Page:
Avoid the posts you don’t want to see with Facebook’s ‘Keyword Snooze’ tool

Avoid the posts you don’t want to see with Facebook’s ‘Keyword Snooze’ tool

We all know the frustration of seeing a spoiler from your favourite TV show or a new movie you’re still yet to see being posted on social media.

"Many of us have also experienced a time when we’ve wanted to avoid seeing posts about a certain topic altogether (such as political views and the latest Love Island drama). Fortunately, if this does apply to you, Facebook is testing a new ‘Keyword Snooze’ tool so you can avoid the posts you don’t want to see." - Debbie Aurelius, Peppermint Fish

The new feature, which stops posts containing a specified keyword from appearing in your News Feed and any Groups you are a member of, is an extension of the existing ‘Snooze’ feature. The original tool allows users to choose to stop seeing posts from a particular person, Page or Group in their News Feed for a period of 30 days.

As Facebook explains in their official announcement, Keyword Snooze can be found in the News Feed, in the ‘upper right-hand menu’ of a post. When clicked, users can choose to temporarily hide Facebook posts by their keywords, which are pulled directly from the text in the post. If you select a keyword to mute, then you won’t be able to see posts containing this keyword for the next 30 days.

Facebook Keyword Snooze Menu

Image source: Tech Crunch

According to an official spokesperson, the feature only applies to organic posts. This means that you’ll still see ads that contain a ‘snoozed’ keyword in your Facebook News Feed. As Tech Crunch points out, this ensures that the platform doesn’t lose out on revenue due to ads being blocked by certain users.

They also explain that this new tool only applies to text posts (not images), and doesn’t suggest similar keywords that you might also want to mute.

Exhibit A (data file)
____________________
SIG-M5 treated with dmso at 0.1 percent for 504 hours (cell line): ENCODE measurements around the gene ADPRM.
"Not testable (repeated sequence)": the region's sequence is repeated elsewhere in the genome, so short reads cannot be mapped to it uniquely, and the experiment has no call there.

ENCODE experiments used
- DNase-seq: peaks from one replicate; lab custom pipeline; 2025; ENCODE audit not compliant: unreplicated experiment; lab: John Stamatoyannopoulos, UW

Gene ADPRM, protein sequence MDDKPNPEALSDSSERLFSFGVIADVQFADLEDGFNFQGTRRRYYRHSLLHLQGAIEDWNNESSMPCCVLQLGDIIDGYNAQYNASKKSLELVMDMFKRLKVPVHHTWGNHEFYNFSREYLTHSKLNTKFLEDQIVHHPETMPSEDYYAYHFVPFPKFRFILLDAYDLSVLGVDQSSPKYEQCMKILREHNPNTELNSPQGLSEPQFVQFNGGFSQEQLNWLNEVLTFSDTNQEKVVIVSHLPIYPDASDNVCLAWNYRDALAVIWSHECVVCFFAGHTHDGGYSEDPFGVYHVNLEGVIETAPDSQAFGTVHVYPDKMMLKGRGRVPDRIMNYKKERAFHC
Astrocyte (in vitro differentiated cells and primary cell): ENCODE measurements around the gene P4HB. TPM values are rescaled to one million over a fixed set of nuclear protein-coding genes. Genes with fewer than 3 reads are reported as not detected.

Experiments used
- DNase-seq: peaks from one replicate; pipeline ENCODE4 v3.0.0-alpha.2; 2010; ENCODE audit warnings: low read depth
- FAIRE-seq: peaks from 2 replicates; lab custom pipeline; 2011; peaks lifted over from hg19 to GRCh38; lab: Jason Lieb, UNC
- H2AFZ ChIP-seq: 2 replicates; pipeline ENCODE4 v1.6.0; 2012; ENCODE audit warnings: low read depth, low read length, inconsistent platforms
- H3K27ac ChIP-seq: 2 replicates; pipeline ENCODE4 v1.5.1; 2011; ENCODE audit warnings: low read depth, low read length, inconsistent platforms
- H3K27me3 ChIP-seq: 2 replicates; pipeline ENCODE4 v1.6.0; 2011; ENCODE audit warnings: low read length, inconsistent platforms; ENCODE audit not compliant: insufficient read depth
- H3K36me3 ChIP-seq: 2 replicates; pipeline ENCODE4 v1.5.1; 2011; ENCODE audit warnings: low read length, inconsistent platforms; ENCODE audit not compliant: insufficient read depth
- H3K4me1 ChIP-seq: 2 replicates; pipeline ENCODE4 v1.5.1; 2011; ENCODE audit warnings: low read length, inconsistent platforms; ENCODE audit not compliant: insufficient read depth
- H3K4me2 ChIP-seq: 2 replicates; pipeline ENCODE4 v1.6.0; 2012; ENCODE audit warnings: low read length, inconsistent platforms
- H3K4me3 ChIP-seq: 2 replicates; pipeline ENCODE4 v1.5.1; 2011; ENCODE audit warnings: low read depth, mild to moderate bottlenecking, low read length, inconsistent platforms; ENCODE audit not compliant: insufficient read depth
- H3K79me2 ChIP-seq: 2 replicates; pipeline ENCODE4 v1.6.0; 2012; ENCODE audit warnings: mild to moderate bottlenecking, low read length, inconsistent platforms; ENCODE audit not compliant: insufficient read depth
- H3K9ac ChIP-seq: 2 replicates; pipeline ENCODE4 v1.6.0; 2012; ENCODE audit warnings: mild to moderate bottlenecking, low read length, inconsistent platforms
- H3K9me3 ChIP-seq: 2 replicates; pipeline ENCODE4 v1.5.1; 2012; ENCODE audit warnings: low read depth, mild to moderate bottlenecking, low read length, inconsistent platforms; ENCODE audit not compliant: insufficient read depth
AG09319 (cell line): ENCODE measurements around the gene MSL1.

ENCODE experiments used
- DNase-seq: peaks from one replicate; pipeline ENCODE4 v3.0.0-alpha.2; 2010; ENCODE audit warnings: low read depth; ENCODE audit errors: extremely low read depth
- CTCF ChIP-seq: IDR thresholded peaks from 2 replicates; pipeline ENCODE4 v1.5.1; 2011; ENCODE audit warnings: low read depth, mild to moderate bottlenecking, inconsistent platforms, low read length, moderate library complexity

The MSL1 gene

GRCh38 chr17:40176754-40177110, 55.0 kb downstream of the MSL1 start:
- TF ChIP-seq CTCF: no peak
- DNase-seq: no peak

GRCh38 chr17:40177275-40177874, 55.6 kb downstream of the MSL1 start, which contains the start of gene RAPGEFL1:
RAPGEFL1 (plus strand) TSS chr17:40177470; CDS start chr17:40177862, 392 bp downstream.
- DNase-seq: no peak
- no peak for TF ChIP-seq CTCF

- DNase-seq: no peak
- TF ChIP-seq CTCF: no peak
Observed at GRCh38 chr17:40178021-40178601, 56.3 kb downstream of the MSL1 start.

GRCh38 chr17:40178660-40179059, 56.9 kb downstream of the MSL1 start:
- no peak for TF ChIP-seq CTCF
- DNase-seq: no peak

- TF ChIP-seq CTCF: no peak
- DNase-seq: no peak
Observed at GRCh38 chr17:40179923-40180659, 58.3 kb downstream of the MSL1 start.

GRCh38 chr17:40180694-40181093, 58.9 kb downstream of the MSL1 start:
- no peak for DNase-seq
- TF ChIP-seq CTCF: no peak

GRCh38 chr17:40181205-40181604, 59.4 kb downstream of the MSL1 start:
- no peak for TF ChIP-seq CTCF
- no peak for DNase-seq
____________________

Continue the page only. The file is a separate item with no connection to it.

Although Facebook Keyword Snooze can be compared to Twitter’s existing ‘mute’ feature (which was rolled out in November 2016), there’s a considerable difference between the two tools, with Twitter’s allowing users to hide posts with certain keywords permanently. Twitter also enables you to mute and un-mute keywords in the Notifications tab, whereas in Facebook, you mute a keyword by accessing the Keyword Snooze feature from the menu of a post that features it.

When questioned by Tech Crunch why Keyword Snooze only ‘mutes’ keywords temporarily, Facebook said that this option may become available when the feature is rolled out beyond the current test. At this point, Keyword Snooze is only being tested by a small number of users.

The TJM take: with people losing trust in Facebook due to the Cambridge Analytica scandal, ‘Keyword Snooze’ is a good move to make if they want to please users, though some may not be happy with the fact that this doesn’t apply to ads. This could be good news for advertisers, as although someone has muted a keyword to mute spoilers, they may still be interested in seeing other content about the film or TV show. However, in some cases it might mean that users are being served irrelevant adverts that they’re unlikely to click or engage with.

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